For centuries, music has soundtracked the fight for societal change and revolutions around the world. From the protest anthems of the Civil Rights Movement to the powerful songs fueling the protests in Iran, music has remained an essential ingredient in the ongoing battle for progress and universal equality. Now, the Recording Academy, in partnership with United Nations Human Rights, continues this long tradition of championing progress via music.
This month, the Recording Academy announced a partnership with several United Nations Human Rights-supported global initiatives that aims to promote global social justice via the power of music. The multifaceted campaign will invite leading artists to use their talents and platforms to advocate for United Nations Human Rights goals, including advocating for the rights of women and the LGBTQ+ community as well as a host of other human rights issues, including gender equality and climate justice.
The Right Here, Right Now Music initiative — a partnership between the Recording Academy and the Right Here, Right Now Global Climate Alliance (Right Here, Right Now) — aims to combat the human rights crisis resulting from climate change, a timely issue impacting vurnerable communities around the world.
The Right Here, Right Now Mini Global Climate Concert Series, the first activation in this newly announced partnership, addressed this important issue head-on. The concert, held in Colorado's iconic Boulder Theater on Thursday, April 13, enlisted major artists, including the Lumineerslead singer and co-founder Wesley Schultz and special guestYola, as well as leaders in the music and intergovernmental industries to call attention to the human rights implications of climate change.
The powerful performances from Yola and Schultz — combined with speeches addressing the importance of utilizing music as a tool to combat climate change — created an atmosphere of longing with an undercurrent of hope for the future.
"I wanted to show our support for these hosts, the Recording Academy and the United Nations [Human Rights], at this forum that addressed the interconnectedness of human rights and climate change," Schultz told the Recording Academy via email about his involvement in the Right Here, Right Now Mini Global Climate Concert Series. "As touring musicians, we can raise awareness about sustainable goals and inspire dialogue about the global climate crisis. As touring musicians, we can raise awareness and amplify calls to action for governments, education, businesses, and individuals to fight the global climate crisis.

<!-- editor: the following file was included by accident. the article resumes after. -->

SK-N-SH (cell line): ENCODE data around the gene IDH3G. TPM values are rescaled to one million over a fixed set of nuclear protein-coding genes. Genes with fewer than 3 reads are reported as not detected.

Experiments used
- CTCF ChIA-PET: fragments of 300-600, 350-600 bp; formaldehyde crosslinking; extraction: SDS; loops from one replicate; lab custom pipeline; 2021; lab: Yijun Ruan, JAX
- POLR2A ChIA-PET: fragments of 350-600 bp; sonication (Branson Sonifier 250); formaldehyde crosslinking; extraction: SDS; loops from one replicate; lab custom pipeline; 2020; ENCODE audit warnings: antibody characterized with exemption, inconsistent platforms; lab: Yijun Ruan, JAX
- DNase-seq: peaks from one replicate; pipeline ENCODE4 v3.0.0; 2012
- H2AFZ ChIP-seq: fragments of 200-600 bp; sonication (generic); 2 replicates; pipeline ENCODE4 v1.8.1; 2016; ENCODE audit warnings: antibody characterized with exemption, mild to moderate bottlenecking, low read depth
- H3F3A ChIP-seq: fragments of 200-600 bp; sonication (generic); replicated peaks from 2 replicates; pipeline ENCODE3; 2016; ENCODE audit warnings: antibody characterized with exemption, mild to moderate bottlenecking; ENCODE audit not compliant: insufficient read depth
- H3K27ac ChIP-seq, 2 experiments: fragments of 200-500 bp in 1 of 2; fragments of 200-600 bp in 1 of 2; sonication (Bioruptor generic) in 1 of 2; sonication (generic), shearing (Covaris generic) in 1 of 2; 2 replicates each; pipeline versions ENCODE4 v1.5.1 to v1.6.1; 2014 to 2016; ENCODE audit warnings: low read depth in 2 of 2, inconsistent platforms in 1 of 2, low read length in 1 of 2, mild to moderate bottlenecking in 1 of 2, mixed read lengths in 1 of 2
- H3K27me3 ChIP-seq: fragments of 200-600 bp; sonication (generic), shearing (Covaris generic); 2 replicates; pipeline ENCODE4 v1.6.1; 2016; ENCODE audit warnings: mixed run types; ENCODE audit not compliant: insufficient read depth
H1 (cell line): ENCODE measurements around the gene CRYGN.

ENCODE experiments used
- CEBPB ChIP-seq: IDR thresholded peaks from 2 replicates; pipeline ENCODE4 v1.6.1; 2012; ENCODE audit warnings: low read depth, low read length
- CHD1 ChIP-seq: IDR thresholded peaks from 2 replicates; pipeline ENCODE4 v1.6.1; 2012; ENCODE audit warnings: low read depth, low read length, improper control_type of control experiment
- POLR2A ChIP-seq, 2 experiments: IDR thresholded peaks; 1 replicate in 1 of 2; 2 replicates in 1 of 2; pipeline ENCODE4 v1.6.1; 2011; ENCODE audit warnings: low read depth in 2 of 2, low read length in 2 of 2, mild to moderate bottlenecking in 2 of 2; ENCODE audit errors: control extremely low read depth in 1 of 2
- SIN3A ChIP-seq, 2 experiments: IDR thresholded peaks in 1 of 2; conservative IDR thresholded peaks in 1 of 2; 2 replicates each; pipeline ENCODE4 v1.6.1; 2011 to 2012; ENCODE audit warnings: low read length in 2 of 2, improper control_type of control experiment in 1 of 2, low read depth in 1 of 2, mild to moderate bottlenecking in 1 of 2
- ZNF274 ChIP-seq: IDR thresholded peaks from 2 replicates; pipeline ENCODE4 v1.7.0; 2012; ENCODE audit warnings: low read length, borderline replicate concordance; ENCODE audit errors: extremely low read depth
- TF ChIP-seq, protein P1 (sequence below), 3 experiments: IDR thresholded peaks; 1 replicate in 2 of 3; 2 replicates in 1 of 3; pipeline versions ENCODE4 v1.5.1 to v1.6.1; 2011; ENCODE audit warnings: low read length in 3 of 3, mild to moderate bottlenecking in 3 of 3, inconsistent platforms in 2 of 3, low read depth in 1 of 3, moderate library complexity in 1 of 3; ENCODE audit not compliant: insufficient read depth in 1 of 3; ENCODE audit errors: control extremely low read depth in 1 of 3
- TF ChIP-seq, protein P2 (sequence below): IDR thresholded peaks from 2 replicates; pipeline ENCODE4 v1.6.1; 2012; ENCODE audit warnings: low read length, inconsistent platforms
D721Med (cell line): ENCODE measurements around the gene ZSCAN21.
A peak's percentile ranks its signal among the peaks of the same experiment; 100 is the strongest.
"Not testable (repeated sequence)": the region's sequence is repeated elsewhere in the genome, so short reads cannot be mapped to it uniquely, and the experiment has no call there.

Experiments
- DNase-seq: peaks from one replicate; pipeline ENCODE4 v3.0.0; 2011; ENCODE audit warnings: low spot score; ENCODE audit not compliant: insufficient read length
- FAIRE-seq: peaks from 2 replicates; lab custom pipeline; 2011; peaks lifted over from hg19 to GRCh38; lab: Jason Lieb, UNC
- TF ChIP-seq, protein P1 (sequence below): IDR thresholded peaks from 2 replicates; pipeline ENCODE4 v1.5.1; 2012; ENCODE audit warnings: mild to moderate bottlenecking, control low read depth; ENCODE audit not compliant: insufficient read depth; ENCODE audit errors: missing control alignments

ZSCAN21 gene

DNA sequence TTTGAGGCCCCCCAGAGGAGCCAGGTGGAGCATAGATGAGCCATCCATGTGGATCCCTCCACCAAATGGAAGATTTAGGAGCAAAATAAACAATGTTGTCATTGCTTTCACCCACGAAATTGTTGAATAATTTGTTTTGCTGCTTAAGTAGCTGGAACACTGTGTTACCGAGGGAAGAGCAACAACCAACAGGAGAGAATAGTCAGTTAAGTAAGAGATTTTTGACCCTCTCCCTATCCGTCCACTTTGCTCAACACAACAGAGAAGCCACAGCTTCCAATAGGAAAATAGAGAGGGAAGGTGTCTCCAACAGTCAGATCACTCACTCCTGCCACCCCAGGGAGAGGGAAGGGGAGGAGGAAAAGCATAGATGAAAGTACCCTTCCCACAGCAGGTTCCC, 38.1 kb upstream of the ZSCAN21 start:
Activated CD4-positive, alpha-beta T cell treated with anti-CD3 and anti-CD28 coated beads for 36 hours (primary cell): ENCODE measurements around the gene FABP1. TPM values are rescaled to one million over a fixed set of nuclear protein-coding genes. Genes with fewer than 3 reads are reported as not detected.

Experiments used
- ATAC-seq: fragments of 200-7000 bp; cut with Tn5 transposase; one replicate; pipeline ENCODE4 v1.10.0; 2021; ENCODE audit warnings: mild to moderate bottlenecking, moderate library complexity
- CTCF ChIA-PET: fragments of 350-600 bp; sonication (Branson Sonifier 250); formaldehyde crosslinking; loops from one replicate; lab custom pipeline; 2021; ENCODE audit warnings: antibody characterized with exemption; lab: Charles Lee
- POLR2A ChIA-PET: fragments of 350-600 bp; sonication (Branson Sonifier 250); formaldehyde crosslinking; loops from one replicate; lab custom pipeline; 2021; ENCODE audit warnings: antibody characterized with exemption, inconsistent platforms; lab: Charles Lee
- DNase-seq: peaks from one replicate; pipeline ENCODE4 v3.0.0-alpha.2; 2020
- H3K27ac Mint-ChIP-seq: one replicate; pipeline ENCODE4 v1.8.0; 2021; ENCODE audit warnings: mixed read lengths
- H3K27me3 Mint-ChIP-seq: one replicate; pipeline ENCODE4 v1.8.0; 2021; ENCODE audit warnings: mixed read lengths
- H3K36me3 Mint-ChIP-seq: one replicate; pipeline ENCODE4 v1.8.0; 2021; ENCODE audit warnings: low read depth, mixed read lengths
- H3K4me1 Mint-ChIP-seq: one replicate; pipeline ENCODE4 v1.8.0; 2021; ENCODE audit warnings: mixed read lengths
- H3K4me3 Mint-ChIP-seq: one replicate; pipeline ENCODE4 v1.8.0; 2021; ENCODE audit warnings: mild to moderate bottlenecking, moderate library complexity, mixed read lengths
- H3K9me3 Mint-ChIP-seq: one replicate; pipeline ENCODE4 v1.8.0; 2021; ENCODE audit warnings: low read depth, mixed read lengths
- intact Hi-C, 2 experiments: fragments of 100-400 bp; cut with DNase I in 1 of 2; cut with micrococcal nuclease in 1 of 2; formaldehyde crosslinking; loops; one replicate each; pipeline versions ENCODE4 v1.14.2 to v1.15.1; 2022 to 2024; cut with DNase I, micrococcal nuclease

"It is everyone's responsibility to help battle climate change," he continued. "But as touring musicians, we must work to seek out real solutions to the sizable carbon footprint that being on the road causes. That's why I'm working with an organization like Sound Future, who are working on finding systemic fixes to help touring become more carbon neutral."
The Recording Academy attended the inaugural Right Here, Right Now Mini Global Climate Concert Series in person. Below are five key takeaways from the collaborative launch event.
The Event's Location Was Chosen Deliberately
Outdoor marquee sign at the Boulder Theater in Colorado for the Right Here, Right Now Mini Global Climate Concert Series on April 13, 2023 | Photo: David Rose
David Clark, founder and CEO of Right Here, Right Now Global Climate Alliance, explained that launching the Mini Global Climate Concert Series in Boulder, Colorado, an area he described as a "hotbed" for climate justice, was a very conscious choice.
"We've got amazing national labs that are coming up with cutting-edge technology, cutting-edge data, research that's shaping the climate dialogue around the world," he said at the concert.
Boulder was also the home of last year's Right Here, Right Now Global Climate Summit, which hosted experts from over 100 nations, including Mary Robinson, the former U.N. High Commissioner for Human Rights and the President of Ireland.
The Climate Crisis Is A Human Crisis
The climate crisis already disproportionately impacts socially vulnerable groups: women, children, low-income families, and other historically marginalized communities.